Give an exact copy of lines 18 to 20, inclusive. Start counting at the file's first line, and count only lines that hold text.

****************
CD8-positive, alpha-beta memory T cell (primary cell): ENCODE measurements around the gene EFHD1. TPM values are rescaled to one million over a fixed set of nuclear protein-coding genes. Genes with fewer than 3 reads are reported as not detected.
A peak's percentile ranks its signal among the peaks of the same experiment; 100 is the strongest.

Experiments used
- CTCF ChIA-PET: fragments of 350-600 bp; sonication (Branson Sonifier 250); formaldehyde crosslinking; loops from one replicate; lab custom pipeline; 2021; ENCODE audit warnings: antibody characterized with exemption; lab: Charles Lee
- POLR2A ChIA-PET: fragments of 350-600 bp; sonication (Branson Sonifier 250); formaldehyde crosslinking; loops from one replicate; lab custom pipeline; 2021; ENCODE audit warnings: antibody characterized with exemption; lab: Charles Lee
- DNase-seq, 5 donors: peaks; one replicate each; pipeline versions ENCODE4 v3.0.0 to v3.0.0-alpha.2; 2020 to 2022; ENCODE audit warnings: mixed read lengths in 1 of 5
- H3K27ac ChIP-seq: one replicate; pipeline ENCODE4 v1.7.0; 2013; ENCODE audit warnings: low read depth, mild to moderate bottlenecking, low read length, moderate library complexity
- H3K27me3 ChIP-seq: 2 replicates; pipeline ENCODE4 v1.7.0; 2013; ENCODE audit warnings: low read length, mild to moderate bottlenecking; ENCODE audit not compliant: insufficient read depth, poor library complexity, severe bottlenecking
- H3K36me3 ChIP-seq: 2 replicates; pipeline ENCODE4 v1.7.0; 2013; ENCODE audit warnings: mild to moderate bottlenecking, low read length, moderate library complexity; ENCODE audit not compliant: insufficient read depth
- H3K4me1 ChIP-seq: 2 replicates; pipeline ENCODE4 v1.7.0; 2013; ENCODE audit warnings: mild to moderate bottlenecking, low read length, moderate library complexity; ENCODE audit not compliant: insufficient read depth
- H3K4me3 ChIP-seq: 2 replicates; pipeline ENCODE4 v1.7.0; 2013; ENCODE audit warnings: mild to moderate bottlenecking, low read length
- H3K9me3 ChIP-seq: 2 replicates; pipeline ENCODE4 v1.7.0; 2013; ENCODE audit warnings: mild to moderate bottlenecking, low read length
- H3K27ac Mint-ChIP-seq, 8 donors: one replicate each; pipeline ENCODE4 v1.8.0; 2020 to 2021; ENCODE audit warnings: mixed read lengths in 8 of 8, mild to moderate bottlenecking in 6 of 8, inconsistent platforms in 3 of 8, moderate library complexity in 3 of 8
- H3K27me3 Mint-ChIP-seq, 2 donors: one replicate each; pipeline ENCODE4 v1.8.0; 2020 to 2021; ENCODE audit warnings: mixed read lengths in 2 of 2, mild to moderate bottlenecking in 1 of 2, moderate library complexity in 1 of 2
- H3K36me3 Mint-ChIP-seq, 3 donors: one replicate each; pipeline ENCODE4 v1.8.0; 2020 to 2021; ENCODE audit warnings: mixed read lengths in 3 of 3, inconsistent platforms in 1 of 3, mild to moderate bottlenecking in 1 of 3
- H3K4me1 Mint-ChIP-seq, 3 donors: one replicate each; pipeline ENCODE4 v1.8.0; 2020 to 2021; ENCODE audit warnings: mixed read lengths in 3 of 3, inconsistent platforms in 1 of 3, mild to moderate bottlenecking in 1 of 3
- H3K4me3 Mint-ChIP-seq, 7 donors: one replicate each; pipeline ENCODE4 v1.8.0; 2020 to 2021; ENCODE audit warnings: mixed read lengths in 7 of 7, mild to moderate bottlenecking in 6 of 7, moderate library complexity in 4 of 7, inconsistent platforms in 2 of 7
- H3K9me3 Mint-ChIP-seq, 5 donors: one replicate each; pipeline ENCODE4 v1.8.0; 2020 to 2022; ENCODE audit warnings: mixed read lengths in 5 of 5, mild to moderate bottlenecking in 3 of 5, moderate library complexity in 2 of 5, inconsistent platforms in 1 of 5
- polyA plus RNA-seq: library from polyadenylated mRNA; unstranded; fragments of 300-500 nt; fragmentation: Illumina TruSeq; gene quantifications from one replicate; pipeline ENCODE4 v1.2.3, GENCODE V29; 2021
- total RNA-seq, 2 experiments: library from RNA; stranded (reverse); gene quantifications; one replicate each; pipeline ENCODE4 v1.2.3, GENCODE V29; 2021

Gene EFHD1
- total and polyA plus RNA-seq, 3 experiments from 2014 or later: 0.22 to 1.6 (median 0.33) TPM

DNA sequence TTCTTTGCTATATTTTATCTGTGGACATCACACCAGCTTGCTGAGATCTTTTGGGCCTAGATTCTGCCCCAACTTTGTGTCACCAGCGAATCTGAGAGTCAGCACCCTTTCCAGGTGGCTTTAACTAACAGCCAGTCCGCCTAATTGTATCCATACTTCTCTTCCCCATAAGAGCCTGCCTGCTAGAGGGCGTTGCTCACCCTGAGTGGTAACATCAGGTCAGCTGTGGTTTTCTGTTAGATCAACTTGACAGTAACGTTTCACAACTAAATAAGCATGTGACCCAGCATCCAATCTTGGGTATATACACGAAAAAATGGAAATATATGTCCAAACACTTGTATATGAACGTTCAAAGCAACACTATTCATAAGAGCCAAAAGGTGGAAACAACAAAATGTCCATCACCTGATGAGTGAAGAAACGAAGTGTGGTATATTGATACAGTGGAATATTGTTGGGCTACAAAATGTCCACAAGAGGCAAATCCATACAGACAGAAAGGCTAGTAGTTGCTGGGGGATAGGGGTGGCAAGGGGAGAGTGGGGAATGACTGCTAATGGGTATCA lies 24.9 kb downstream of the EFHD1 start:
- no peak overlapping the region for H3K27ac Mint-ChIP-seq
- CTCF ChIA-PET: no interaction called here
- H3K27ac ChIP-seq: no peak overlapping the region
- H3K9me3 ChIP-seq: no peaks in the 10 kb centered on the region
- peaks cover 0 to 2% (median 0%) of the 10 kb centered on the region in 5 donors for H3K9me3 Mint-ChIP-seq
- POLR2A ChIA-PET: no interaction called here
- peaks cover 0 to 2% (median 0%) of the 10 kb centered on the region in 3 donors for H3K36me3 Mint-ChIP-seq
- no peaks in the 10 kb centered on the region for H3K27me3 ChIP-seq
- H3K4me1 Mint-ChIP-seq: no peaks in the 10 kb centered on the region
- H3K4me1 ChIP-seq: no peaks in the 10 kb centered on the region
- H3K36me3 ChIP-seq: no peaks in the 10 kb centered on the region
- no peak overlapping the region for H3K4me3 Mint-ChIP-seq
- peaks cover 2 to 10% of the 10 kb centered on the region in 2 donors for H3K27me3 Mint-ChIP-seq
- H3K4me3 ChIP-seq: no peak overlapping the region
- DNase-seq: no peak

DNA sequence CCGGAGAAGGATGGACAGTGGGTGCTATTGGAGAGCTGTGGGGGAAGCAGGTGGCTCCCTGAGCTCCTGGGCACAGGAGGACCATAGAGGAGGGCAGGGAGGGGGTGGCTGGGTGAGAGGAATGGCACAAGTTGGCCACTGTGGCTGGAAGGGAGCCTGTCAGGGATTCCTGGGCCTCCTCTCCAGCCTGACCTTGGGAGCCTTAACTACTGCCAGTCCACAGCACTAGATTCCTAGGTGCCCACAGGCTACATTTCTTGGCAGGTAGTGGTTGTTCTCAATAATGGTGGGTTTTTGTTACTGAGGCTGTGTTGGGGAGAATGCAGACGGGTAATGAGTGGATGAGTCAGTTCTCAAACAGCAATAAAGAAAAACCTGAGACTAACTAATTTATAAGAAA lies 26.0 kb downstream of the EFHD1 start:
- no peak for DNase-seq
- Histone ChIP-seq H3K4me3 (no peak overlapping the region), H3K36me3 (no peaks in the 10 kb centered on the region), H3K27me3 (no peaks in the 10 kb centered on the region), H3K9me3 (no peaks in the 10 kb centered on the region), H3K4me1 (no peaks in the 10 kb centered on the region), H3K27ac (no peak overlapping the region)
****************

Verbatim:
- H3K9me3 Mint-ChIP-seq, 5 donors: one replicate each; pipeline ENCODE4 v1.8.0; 2020 to 2022; ENCODE audit warnings: mixed read lengths in 5 of 5, mild to moderate bottlenecking in 3 of 5, moderate library complexity in 2 of 5, inconsistent platforms in 1 of 5
- polyA plus RNA-seq: library from polyadenylated mRNA; unstranded; fragments of 300-500 nt; fragmentation: Illumina TruSeq; gene quantifications from one replicate; pipeline ENCODE4 v1.2.3, GENCODE V29; 2021
- total RNA-seq, 2 experiments: library from RNA; stranded (reverse); gene quantifications; one replicate each; pipeline ENCODE4 v1.2.3, GENCODE V29; 2021